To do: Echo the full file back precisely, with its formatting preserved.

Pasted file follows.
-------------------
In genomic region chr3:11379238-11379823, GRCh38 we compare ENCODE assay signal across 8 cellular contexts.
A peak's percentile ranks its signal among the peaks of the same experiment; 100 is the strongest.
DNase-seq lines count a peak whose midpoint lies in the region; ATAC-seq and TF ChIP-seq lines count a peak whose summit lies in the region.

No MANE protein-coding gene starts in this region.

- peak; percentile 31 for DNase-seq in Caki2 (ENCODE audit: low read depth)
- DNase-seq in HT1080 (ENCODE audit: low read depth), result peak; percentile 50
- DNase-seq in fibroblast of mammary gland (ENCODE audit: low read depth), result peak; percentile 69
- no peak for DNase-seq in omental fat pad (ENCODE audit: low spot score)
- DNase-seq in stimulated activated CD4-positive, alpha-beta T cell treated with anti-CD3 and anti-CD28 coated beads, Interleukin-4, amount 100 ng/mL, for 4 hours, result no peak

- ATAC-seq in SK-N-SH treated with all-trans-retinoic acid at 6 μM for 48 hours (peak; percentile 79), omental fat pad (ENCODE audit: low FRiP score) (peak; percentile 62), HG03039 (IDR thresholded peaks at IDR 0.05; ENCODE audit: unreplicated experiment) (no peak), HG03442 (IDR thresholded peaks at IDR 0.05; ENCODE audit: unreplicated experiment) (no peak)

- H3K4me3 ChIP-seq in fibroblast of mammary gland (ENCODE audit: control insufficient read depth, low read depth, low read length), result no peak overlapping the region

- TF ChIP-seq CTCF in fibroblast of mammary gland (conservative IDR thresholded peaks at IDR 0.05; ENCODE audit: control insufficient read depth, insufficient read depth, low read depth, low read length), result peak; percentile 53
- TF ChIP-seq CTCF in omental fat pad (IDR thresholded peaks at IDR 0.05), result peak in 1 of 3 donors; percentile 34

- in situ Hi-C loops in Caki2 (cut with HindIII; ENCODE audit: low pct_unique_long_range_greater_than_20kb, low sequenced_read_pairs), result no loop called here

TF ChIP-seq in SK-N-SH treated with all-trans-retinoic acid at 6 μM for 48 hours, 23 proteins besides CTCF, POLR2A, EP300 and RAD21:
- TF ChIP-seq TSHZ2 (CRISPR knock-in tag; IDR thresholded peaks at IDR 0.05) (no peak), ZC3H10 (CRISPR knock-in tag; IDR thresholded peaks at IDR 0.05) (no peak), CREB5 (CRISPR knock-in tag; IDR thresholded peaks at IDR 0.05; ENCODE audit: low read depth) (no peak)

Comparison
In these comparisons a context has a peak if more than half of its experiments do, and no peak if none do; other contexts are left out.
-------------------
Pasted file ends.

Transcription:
In genomic region chr3:11379238-11379823, GRCh38 we compare ENCODE assay signal across 8 cellular contexts.
A peak's percentile ranks its signal among the peaks of the same experiment; 100 is the strongest.
DNase-seq lines count a peak whose midpoint lies in the region; ATAC-seq and TF ChIP-seq lines count a peak whose summit lies in the region.

No MANE protein-coding gene starts in this region.

- peak; percentile 31 for DNase-seq in Caki2 (ENCODE audit: low read depth)
- DNase-seq in HT1080 (ENCODE audit: low read depth), result peak; percentile 50
- DNase-seq in fibroblast of mammary gland (ENCODE audit: low read depth), result peak; percentile 69
- no peak for DNase-seq in omental fat pad (ENCODE audit: low spot score)
- DNase-seq in stimulated activated CD4-positive, alpha-beta T cell treated with anti-CD3 and anti-CD28 coated beads, Interleukin-4, amount 100 ng/mL, for 4 hours, result no peak

- ATAC-seq in SK-N-SH treated with all-trans-retinoic acid at 6 μM for 48 hours (peak; percentile 79), omental fat pad (ENCODE audit: low FRiP score) (peak; percentile 62), HG03039 (IDR thresholded peaks at IDR 0.05; ENCODE audit: unreplicated experiment) (no peak), HG03442 (IDR thresholded peaks at IDR 0.05; ENCODE audit: unreplicated experiment) (no peak)

- H3K4me3 ChIP-seq in fibroblast of mammary gland (ENCODE audit: control insufficient read depth, low read depth, low read length), result no peak overlapping the region

- TF ChIP-seq CTCF in fibroblast of mammary gland (conservative IDR thresholded peaks at IDR 0.05; ENCODE audit: control insufficient read depth, insufficient read depth, low read depth, low read length), result peak; percentile 53
- TF ChIP-seq CTCF in omental fat pad (IDR thresholded peaks at IDR 0.05), result peak in 1 of 3 donors; percentile 34

- in situ Hi-C loops in Caki2 (cut with HindIII; ENCODE audit: low pct_unique_long_range_greater_than_20kb, low sequenced_read_pairs), result no loop called here

TF ChIP-seq in SK-N-SH treated with all-trans-retinoic acid at 6 μM for 48 hours, 23 proteins besides CTCF, POLR2A, EP300 and RAD21:
- TF ChIP-seq TSHZ2 (CRISPR knock-in tag; IDR thresholded peaks at IDR 0.05) (no peak), ZC3H10 (CRISPR knock-in tag; IDR thresholded peaks at IDR 0.05) (no peak), CREB5 (CRISPR knock-in tag; IDR thresholded peaks at IDR 0.05; ENCODE audit: low read depth) (no peak)

Comparison
In these comparisons a context has a peak if more than half of its experiments do, and no peak if none do; other contexts are left out.